Foreign relations of Luxembourg

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Grand Duchy of Luxembourg has long been a prominent supporter of European political and economic integration. In efforts foreshadowing European integration, Luxembourg and Belgium in 1921 formed the Belgium-Luxembourg Economic Union (BLEU) to create an inter-exchangeable currency and a common customs regime. Luxembourg is a member of the Benelux Economic Union and was one of the founding members of the United Nations and the European Economic Community (now the European Union). It also participates in the Schengen Group (named after the Luxembourg village where the agreements were signed), whose goal is the free movement of citizens among member states. At the same time, the majority of Luxembourgers have consistently believed that European unity makes sense only in the context of a dynamic transatlantic relationship, and thus have traditionally pursued a pro-NATO, pro-US foreign policy.

Luxembourg is the site of the European Court of Justice, the European Court of Auditors, the Statistical Office of the European Communities (Eurostat) and other vital EU organs. The Secretariat of the European Parliament is located in Luxembourg, but the Parliament usually meets in nearby Strasbourg.

Relations by country[edit]

Country Formal Relations Began Notes
 Armenia 11 June 1992

Armenia and Luxembourg established diplomatic ties on 11 June 1992. Armenia is represented in Luxembourg through its embassy in Brussels, (Belgium), and an honorary consulate in Luxembourg. Luxembourg maintains a consulate in Yerevan.


Australia is represented in Luxembourg through its embassy in Brussels (Belgium). Luxembourg is represented in Australia through the embassy of the Netherlands in Canberra and through an honorary consulate in East Lindfield.

 Belize 15 May 2008

Both countries established diplomatic relations on May 15, 2008[1].

 China See China–Luxembourg relations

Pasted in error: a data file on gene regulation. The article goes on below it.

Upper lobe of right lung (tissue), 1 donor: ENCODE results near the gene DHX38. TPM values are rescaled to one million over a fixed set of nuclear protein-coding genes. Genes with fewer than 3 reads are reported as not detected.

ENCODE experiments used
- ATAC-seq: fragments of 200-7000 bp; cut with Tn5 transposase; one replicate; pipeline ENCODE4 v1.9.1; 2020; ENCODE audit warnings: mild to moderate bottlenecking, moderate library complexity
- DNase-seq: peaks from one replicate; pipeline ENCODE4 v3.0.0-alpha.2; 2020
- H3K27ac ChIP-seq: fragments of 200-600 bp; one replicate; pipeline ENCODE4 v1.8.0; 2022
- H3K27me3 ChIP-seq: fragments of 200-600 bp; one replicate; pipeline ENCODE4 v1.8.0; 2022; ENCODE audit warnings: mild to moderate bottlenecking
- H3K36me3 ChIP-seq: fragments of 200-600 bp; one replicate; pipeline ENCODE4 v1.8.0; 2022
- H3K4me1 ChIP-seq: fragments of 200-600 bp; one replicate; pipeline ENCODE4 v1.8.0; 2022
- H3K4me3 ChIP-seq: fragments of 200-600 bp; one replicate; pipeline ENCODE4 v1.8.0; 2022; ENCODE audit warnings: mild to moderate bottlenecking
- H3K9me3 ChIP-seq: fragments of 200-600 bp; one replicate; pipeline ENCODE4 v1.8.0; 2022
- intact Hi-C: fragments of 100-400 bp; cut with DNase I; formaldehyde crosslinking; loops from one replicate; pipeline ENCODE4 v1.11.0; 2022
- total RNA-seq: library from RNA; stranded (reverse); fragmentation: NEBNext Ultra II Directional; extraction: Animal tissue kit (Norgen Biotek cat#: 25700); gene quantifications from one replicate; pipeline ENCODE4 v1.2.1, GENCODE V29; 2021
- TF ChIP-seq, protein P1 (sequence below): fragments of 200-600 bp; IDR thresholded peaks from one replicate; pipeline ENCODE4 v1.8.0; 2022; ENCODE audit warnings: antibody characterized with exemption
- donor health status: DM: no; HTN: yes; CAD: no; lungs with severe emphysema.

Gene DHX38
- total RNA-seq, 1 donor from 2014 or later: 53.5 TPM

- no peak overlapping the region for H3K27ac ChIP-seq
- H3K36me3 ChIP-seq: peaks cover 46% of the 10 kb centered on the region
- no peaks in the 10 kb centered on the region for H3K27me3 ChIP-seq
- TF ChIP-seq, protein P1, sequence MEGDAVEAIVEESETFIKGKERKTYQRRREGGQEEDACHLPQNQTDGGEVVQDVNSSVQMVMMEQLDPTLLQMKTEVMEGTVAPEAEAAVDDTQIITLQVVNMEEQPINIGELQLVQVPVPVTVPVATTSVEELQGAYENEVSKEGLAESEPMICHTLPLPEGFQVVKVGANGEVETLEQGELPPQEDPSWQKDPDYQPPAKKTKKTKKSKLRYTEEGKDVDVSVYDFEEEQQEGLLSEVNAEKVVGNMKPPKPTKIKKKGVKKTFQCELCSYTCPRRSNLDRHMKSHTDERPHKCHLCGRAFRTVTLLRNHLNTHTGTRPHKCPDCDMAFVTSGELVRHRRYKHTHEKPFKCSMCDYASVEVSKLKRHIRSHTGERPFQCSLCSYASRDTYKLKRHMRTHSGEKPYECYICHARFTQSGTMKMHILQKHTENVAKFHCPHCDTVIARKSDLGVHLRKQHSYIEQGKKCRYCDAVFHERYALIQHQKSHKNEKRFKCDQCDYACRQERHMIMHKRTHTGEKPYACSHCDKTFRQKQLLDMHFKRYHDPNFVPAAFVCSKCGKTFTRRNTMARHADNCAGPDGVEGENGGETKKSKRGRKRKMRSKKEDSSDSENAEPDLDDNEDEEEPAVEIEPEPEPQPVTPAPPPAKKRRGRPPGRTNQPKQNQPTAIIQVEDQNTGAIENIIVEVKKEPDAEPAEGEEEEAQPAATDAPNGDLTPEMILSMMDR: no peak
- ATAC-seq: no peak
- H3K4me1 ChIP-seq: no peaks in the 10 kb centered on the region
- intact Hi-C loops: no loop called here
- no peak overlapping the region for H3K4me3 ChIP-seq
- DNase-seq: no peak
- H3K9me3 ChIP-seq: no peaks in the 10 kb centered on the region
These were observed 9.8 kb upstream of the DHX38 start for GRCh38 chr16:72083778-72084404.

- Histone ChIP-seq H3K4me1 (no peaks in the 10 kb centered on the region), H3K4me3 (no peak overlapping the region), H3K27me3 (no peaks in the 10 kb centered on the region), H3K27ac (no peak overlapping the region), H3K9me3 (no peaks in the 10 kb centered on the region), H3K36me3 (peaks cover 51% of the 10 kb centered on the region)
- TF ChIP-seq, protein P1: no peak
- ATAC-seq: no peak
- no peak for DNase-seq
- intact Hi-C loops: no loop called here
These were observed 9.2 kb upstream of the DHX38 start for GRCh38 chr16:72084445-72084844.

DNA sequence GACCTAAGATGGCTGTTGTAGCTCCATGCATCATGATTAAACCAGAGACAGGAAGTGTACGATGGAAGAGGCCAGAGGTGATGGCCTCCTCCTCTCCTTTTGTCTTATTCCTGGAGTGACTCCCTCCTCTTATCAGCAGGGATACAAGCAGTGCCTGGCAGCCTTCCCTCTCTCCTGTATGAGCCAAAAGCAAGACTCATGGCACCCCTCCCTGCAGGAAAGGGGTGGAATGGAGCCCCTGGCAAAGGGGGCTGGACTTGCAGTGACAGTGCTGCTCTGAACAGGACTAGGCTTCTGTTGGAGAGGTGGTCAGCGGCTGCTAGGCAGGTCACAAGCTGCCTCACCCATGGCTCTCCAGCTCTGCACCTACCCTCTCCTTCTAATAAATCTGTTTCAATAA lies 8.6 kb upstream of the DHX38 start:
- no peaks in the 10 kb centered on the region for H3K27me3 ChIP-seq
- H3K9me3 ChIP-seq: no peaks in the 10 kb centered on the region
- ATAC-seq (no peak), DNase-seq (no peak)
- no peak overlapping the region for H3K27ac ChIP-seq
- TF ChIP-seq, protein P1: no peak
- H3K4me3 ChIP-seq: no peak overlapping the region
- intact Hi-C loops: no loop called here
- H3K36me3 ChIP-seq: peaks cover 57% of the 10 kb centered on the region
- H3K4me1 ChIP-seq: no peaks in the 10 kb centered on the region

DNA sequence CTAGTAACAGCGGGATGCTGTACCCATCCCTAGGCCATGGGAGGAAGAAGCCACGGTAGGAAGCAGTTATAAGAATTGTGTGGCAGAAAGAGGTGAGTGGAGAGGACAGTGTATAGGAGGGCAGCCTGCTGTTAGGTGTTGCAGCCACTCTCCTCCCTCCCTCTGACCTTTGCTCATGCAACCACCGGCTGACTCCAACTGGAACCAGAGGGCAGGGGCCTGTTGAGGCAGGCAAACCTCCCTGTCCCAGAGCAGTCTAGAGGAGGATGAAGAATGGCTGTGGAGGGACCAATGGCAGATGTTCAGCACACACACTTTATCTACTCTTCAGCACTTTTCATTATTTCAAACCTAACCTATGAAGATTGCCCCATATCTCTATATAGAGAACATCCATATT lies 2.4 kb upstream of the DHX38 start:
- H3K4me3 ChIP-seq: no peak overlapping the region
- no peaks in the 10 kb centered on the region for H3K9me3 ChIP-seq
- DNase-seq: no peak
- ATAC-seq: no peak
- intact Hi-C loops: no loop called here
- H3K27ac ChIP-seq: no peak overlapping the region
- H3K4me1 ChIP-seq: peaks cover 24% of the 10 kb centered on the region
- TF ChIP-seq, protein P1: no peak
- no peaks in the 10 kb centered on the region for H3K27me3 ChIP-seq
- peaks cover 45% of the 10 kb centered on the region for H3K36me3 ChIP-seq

Czech Republic
  • The Czech Republic has an embassy in Luxembourg City.[4]
  • Luxembourg has an embassy in Prague.[5]
  • Both countries are full members of the Organisation for Economic Co-operation and Development, of the European Union and of NATO.
  • Both countries shared a common fate in the 14th century when John the Blind of Luxembourg married Eliška Přemyslovna sister of the deceased King Wenceslaus III of Bohemia and became king of Bohemia.
 Estonia 27 August 1991

Luxembourg recognised Estonia on February 22, 1923 and re-recognised Estonia on August 27, 1991.[clarification needed][7] Both countries re-established diplomatic relations on August 29, 1991.[7] Estonia is represented in Luxembourg through its embassy in Brussels (Belgium) and an honorary consulate in Luxembourg.[7] Luxembourg is represented in Estonia through its embassy in Prague (Czech Republic).[7]

In 1937, a prominent Estonian political leader Artur Sirk, while a fugitive in Luxembourg was found dead, having apparently committed suicide by jumping out a second-story window. Although the Luxembourg Gendarmerie report assumed suicide, because of inconsistencies in the report, the Estonian chargé d'affaires in Paris, Rudolph Mollerson was sent to investigate.[8] Estonian historians including Pusta[9] and Tomingas[10] have argued that the death was an act of defenestration by agents of the first President of Estonia, Konstantin Päts.

As of December 31, 2007, foreign investments made in Estonia originating from Luxembourg totaled 225 million EUR accounting for 2% of the total volume of foreign direct investments. There are about 300 Estonians living in Luxembourg.[7] An Estonian cultural association was founded in 1998.[11] The Estonian President Arnold Rüütel's state visit to Luxembourg was in May 2003,[7][12] prime minister Andrus Ansip's in 2006. The Luxembourg Prime Minister Jean-Claude Juncker visited Estonia in 1999 and 2007.

  • Trade agreement between Estonia and Belgium and Luxembourg (1935)[13]
  • Agreement on Road Transport between Estonia, Latvia, Lithuania, Belgium, Luxembourg and the Netherlands (came into force 1.12.94)[14]
  • Agreement Between Estonia and the Belgo-Luxembourg Economic Union on the Reciprocal Promotion and Protection of Investments (came into force 23.09.99)[15]
  • Agreement Between Estonia and the States of Benelux on Readmission of Persons (came into force 1.02.05)
  • Agreement on the Avoidance of Double Taxation and the Prevention of Income and Capital Tax evasion (signed 23.05.2006)[16][17]
 Finland 25 October 1921
 France See France–Luxembourg relations
 India See India–Luxembourg relations
  • India has a consulate general in Luxembourg City
  • Luxembourg has an embassy in New Delhi [22]

In November 1947, Luxembourg voted in favor of the partition plan to create a Jewish state. Israel and Luxembourg established full diplomatic relations in 1949. Due to Luxembourg's small size, the Israeli embassy is located in Brussels and Luxembourg is represented politically by the Dutch embassy and economically by the Belgian embassy.